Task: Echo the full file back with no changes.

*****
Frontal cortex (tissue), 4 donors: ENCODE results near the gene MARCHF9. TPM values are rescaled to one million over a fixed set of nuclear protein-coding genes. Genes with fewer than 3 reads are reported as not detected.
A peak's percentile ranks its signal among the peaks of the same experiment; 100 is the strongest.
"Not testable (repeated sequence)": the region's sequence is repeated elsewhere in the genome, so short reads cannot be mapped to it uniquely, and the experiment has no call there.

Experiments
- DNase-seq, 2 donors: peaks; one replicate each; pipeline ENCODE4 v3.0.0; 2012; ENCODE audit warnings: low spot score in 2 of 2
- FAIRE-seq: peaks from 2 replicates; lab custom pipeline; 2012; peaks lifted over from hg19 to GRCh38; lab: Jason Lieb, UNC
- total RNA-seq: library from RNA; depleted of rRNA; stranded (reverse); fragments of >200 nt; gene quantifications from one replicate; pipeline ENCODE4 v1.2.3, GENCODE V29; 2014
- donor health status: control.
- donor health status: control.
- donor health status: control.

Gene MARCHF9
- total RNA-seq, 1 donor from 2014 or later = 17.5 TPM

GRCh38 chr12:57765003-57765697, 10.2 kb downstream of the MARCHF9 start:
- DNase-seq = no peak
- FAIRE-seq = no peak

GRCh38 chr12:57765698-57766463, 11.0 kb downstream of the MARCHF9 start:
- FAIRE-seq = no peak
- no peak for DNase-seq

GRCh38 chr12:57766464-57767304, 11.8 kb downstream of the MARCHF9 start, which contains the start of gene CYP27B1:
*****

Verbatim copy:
Frontal cortex (tissue), 4 donors: ENCODE results near the gene MARCHF9. TPM values are rescaled to one million over a fixed set of nuclear protein-coding genes. Genes with fewer than 3 reads are reported as not detected.
A peak's percentile ranks its signal among the peaks of the same experiment; 100 is the strongest.
"Not testable (repeated sequence)": the region's sequence is repeated elsewhere in the genome, so short reads cannot be mapped to it uniquely, and the experiment has no call there.

Experiments
- DNase-seq, 2 donors: peaks; one replicate each; pipeline ENCODE4 v3.0.0; 2012; ENCODE audit warnings: low spot score in 2 of 2
- FAIRE-seq: peaks from 2 replicates; lab custom pipeline; 2012; peaks lifted over from hg19 to GRCh38; lab: Jason Lieb, UNC
- total RNA-seq: library from RNA; depleted of rRNA; stranded (reverse); fragments of >200 nt; gene quantifications from one replicate; pipeline ENCODE4 v1.2.3, GENCODE V29; 2014
- donor health status: control.
- donor health status: control.
- donor health status: control.

Gene MARCHF9
- total RNA-seq, 1 donor from 2014 or later = 17.5 TPM

GRCh38 chr12:57765003-57765697, 10.2 kb downstream of the MARCHF9 start:
- DNase-seq = no peak
- FAIRE-seq = no peak

GRCh38 chr12:57765698-57766463, 11.0 kb downstream of the MARCHF9 start:
- FAIRE-seq = no peak
- no peak for DNase-seq

GRCh38 chr12:57766464-57767304, 11.8 kb downstream of the MARCHF9 start, which contains the start of gene CYP27B1: